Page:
FinTech Taps into the Emerging Market Middle-Class Population

FinTech firms with digital-only strategies enjoy highly scalable platforms because the majority of their costs are in the initial software development and infrastructure buildout. Each additional customer on the platform contributes little incremental cost and likely comes with positive effects such as diversifying the customer base, revenues and sources of risk. Take for example, tax preparation software. The cost of adding a new client is essentially zero since the software is already built no matter how many clients there are. Perhaps there is a nominal cost to hosting additional servers and storage, but in the digital age these costs are de minimis. Compare this to a traditional tax prep firm where enough additional customers requires setting up a new, fully staffed branch of tax advisors and bringing on additional back-office help to set up accounts.

What does this have to do with the emerging market middle-class population? Previously, many financial services firms, from banks, to investment houses, or even tax preparers had no desire to spend the money required to extend their services to this group. The expected revenue simply could not cover the incremental costs. FinTech firms however are uniquely positioned to serve them. Given their highly scalable platforms, adding a middle-class banking customer with a few thousand dollars in savings or who request a loan for a few hundred dollars may still be profitable. Factoring in the size and growth of the emerging market middle-class population, tapping into this group could meaningfully accelerate FinTech’s growth. In China and India, the number of middle-class consumers is growing at 6% per year, compared to just 0.5% growth in developed markets. Globally, the middle-class population is adding approximately 160 million people each year.5 With a potential US$380 billion in revenue from extending financial services to the unbanked, FinTech firms are optimally-positioned to capitalize on this opportunity.6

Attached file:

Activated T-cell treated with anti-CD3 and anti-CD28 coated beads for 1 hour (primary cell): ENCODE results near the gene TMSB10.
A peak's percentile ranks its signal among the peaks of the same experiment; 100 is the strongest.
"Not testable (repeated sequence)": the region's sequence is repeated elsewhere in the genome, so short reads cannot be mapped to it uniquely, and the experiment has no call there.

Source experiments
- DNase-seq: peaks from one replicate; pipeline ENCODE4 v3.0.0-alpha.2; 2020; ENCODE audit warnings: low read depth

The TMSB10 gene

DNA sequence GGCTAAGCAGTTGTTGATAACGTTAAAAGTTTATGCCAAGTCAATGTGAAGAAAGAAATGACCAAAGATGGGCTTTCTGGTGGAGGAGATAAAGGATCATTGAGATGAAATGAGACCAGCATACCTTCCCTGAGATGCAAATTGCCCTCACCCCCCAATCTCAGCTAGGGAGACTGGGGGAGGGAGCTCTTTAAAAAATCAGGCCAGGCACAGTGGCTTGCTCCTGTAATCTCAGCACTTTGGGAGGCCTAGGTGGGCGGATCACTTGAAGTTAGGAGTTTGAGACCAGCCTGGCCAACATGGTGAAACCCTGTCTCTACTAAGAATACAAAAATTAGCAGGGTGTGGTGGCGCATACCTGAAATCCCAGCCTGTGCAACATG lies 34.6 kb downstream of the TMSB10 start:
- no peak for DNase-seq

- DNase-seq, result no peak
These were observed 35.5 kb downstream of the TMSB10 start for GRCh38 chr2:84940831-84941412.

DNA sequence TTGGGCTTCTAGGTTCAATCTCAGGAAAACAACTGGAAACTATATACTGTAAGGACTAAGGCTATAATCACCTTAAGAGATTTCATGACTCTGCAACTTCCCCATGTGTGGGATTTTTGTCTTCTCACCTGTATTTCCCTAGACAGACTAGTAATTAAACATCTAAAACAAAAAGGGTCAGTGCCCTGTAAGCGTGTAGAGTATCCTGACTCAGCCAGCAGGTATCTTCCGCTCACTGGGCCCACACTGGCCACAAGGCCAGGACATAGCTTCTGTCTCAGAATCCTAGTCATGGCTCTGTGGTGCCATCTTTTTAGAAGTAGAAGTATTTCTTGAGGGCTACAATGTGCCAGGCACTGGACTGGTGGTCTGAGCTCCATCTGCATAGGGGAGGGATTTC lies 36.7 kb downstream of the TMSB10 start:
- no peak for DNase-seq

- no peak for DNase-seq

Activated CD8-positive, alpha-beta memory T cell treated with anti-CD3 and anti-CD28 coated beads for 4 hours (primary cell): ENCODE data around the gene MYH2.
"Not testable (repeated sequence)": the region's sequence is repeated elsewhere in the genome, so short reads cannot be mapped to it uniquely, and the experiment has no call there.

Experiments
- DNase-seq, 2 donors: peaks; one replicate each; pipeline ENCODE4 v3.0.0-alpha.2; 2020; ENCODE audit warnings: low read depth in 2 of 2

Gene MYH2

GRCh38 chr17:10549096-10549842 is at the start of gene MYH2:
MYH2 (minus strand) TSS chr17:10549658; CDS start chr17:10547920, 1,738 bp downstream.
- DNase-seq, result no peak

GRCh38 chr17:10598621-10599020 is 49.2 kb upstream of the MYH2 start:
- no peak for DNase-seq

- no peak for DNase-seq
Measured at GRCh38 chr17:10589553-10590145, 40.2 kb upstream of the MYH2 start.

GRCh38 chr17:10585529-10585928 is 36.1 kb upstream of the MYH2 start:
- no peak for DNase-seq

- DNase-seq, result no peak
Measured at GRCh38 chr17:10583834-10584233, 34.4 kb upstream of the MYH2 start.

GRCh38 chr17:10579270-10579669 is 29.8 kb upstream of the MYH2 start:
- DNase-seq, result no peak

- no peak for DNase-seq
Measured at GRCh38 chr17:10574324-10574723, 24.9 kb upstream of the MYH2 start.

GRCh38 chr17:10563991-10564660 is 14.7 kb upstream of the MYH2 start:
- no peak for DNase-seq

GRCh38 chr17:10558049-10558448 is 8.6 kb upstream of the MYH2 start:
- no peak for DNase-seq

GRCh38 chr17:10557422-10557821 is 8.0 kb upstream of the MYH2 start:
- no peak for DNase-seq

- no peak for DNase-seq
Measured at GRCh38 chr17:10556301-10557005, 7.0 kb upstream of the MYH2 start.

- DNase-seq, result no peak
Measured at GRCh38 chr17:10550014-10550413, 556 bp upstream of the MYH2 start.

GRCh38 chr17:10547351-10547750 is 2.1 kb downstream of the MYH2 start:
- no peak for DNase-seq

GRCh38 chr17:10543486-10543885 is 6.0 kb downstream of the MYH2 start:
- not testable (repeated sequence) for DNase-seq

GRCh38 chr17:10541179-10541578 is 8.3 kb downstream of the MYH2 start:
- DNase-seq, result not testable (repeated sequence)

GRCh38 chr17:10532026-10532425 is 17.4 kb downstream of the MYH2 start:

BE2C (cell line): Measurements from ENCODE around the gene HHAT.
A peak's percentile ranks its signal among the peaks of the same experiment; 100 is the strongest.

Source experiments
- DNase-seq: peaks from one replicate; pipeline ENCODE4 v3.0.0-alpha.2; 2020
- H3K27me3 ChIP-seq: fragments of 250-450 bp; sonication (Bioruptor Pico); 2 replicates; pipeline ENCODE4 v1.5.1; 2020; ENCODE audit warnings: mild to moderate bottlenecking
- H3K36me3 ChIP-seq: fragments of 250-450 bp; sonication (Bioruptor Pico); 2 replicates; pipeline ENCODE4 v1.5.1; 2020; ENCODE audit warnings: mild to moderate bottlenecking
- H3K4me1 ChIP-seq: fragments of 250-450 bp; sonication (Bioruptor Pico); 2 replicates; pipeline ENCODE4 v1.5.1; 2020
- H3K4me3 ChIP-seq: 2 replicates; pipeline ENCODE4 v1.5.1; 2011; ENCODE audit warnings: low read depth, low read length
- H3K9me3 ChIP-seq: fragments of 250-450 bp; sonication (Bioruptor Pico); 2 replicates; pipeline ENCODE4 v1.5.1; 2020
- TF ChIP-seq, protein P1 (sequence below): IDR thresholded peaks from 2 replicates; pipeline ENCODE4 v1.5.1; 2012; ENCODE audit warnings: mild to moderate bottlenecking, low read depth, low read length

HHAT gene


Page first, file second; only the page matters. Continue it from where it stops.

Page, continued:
Expansion Beyond Traditional Financial Services

Many FinTech firms are exploring new technologies and services to complement their core offerings. Many of these firms view blockchain/crypto as disruptive, high-growth potential technology and are leveraging their expertise in programming, payments or market structure to help advance this field. Some FinTech firms are also entering into areas more tangential to their core business, such as payments firms offering marketing, operations and human resources software. Given their large customer base, expertise in software development and understanding of small business needs, these firms believe they are well-positioned to offer a broader range of products to help manage a business.


While the FinTech industry consists of a diverse set of firms, business models and areas of focus, we believe it is primed to experience outsized long-term growth. The financial services industry is in a state of transition as it moves towards a more digital and scalable structure. This is ultimately creating significant opportunities for firms at the intersection of finance and technology, whether they are looking to compete with traditional financial firms or help empower them in the digital age.

*This document is not an offer or an invite to buy into any cryptocurrency.